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Wednesday, August 08, 2018

The Missing Link In Education: Is A Return To Old-School Methods The Way Forward? | Ideas - Swarajya

Snapshot
  • The current education system is not geared towards a creative understanding of concepts, as was the case during the Indic age. A return to old-school methods to rekindle the fire of brilliance is the need of the hour.

"The most strident criticism of the Indian education system is that it stifles creativity and bores the students to death through rote learning. One tech guru even went public so far as to say that Indian culture lacks creativity" argues Dr Ranajay Ghosh, currently an Assistant Professor at University of Central Florida (USA) and  Dr Aloke Kumar, currently an Assistant Professor at Indian Institute of Science, Bangalore.

Students at a classroom in Indore.
Photo: Arun Mondhe/Hindustan Times via GettyImages

In private, the criticisms are even harsher. This issue is recognised by several educators and industry leaders and unless it is stemmed, it will become a roadblock for growth and prosperity of Bharat.

This is not a mere academic coffee table issue or fervid paranoia. Lack of creative juices can not only stifle long-term growth but also imperil the long-term dividends of important strategic initiatives such as ‘Make in India’. Without inculcating creativity, India’s demographic dividend will soon turn into a deadwood nightmare. A perfect trap of stagnation. In fact, few countries have managed to get out of the vice-like grip of long-term growth loss before fully reaching their potential. For a civilisation to ultimately rise and be a dominant and consistent geopolitical and economic force, it must be a centre of creativity.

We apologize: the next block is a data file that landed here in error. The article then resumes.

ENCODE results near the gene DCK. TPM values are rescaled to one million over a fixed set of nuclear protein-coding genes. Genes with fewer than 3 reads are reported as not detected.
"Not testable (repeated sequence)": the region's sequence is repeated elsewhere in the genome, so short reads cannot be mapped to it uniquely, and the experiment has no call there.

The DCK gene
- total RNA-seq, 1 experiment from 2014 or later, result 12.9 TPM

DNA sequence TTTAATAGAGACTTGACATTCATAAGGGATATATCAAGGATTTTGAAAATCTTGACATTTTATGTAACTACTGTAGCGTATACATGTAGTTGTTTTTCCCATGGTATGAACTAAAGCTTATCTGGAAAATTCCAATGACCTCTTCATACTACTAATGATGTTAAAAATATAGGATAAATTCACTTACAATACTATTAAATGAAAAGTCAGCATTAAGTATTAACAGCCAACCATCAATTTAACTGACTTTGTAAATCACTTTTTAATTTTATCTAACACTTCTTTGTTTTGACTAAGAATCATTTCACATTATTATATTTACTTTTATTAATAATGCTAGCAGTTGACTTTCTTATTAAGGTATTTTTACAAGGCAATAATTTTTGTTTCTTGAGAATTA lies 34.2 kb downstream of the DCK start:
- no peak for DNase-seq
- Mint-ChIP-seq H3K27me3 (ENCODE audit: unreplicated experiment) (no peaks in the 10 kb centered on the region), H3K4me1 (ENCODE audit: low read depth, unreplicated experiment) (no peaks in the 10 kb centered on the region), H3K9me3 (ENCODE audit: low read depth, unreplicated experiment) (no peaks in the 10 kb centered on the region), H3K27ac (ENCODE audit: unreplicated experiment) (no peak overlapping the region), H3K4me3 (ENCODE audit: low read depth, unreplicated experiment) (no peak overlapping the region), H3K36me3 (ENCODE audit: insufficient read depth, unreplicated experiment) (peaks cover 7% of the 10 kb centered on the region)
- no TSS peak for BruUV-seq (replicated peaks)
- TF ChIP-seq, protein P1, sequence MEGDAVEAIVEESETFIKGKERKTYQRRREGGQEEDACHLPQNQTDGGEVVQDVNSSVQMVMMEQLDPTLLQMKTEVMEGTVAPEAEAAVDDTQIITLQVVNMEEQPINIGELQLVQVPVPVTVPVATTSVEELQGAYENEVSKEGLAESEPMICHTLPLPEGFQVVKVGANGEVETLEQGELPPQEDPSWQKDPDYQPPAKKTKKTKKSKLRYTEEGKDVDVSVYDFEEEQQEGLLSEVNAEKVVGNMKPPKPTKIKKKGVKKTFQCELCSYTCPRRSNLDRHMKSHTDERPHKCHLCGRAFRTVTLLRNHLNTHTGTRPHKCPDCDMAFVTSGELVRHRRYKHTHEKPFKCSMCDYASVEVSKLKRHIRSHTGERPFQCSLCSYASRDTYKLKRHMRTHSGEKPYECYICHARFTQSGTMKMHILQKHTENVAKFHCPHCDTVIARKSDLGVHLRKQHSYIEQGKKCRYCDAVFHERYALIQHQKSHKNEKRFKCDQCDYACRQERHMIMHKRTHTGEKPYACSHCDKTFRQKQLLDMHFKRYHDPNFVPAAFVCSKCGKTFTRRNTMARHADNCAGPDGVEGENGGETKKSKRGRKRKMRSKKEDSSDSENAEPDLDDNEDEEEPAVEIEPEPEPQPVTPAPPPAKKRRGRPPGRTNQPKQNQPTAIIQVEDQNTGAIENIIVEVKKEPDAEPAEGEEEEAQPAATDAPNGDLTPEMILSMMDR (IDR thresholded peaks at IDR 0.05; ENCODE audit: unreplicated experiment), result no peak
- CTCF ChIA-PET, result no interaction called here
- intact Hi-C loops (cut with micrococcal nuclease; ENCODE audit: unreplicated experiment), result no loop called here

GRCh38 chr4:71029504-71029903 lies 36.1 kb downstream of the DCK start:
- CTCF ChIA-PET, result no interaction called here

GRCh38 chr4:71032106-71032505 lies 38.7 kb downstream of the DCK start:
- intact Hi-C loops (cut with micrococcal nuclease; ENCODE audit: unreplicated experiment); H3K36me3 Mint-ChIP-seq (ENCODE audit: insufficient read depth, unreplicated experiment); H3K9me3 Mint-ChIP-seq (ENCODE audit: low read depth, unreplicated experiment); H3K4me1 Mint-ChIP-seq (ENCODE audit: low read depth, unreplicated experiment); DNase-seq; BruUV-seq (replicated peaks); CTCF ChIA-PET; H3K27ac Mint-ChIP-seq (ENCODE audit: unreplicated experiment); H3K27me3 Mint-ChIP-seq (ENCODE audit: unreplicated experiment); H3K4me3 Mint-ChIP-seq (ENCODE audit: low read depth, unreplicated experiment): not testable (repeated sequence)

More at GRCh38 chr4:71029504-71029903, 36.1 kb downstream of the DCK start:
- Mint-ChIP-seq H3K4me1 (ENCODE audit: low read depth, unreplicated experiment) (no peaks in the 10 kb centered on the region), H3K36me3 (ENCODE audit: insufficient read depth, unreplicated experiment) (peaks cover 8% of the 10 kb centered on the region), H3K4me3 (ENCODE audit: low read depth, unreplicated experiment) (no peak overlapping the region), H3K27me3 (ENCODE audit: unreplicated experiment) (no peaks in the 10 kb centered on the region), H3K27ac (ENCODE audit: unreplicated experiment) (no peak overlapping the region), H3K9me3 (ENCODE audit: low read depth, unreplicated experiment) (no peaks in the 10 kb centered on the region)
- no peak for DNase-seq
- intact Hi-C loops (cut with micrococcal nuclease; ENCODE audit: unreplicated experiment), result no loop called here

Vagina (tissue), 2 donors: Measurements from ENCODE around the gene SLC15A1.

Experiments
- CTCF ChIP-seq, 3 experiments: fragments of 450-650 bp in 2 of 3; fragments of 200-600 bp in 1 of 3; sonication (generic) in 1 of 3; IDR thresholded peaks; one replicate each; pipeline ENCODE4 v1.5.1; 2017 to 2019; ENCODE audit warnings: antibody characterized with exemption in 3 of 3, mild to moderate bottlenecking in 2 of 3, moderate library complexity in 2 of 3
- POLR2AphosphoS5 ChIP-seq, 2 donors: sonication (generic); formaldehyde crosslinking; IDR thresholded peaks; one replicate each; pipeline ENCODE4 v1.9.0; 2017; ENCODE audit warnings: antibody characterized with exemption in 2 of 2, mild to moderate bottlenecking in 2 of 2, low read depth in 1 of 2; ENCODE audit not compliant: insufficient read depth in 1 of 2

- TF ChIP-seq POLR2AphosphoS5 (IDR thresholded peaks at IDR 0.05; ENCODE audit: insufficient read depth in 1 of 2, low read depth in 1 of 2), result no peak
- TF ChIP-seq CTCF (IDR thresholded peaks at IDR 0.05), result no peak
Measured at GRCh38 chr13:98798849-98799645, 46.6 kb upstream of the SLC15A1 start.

Common prescriptions by experts on Indian education include abrogating exams, drastically reducing coursework, more free time, open disobedience of authority, removing homework and finally let children simply follow their ‘dreams’. However, these remedies lack an important secret sauce – abstraction...

Whereas, the western world never shied away from tracing its arc over sciences and arts. Indian students learn science and engineering in a series of culturally dry, alienating soup of Greek alphabets. Few are introduced to the breathtakingly beautiful rainbow of science, which has always glanced over literature, architecture, parables and philosophy.

Unfortunately, in Bharat, science and technological education have been divorced from the ancient philosophies, mathematics and art forms of this land. One path to infusing creativity in Indian students would be to pursue a three-way sangam of science, abstract art and dharma. Indic thought has highly developed forms of artistic expression – from festivals, to dance forms, to temple art, to general rituals. Instances of nature-inspired art are manifold in dharmic works, yet very few instances of a sangam of modern science with dharmic thought can be found.
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Source: Swarajya


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